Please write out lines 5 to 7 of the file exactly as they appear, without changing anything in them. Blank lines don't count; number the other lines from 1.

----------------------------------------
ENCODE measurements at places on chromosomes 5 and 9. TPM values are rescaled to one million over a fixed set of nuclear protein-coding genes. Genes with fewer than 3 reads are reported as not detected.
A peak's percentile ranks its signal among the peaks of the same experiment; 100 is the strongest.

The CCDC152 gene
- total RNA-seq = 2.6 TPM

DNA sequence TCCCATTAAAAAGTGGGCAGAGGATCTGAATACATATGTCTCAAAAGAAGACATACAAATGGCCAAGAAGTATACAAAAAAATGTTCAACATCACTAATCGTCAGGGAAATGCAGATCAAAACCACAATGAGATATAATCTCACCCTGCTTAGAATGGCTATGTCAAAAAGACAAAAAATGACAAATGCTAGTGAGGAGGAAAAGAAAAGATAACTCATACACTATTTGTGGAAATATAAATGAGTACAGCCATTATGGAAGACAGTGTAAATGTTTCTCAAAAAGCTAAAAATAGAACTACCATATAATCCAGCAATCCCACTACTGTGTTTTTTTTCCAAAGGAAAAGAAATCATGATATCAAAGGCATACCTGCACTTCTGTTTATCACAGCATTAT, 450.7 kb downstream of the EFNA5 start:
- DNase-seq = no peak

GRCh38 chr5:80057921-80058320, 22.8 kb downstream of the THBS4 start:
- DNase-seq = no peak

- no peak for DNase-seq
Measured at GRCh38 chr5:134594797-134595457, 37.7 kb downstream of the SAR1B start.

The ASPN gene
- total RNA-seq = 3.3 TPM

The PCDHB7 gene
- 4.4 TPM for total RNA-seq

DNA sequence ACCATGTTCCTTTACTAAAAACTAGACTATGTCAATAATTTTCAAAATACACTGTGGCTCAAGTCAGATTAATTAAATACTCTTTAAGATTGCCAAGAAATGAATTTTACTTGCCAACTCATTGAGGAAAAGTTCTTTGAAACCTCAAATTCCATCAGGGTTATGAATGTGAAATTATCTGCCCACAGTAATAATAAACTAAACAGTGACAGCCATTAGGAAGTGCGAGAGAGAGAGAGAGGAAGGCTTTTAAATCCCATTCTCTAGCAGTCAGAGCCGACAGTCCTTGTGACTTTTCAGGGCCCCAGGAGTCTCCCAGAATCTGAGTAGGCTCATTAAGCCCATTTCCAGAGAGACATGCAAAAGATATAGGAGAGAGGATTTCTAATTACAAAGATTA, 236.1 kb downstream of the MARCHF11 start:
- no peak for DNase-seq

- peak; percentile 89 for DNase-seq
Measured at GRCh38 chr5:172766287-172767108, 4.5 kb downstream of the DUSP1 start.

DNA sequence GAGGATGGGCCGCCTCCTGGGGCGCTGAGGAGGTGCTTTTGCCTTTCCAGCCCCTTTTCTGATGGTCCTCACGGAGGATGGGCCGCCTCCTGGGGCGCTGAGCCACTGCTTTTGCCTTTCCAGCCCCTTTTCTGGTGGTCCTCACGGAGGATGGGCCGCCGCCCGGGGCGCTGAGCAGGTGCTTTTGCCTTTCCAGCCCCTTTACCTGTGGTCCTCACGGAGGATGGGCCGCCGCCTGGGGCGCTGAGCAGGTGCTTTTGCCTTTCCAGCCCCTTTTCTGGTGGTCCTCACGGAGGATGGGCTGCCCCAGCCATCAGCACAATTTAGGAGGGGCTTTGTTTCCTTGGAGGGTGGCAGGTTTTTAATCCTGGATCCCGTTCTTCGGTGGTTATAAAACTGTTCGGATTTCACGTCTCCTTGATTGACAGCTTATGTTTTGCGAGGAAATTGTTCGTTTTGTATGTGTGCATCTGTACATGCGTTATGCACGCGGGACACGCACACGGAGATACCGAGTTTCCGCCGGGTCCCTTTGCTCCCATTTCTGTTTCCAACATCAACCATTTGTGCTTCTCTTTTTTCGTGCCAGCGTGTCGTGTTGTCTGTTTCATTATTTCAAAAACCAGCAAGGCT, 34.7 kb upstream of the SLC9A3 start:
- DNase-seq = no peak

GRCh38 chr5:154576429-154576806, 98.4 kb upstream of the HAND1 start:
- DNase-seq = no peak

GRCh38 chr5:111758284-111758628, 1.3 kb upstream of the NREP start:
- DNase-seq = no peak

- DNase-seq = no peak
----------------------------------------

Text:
DNA sequence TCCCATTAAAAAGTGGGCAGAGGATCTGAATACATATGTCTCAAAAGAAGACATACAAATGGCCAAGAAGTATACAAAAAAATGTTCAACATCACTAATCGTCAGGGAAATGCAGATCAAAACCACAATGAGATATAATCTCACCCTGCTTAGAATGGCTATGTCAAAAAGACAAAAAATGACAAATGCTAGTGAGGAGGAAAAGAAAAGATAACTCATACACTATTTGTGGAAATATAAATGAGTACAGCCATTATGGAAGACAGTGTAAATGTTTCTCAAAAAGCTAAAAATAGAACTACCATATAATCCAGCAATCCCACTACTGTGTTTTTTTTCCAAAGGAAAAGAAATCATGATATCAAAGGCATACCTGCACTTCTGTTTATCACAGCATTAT, 450.7 kb downstream of the EFNA5 start:
- DNase-seq = no peak

GRCh38 chr5:80057921-80058320, 22.8 kb downstream of the THBS4 start: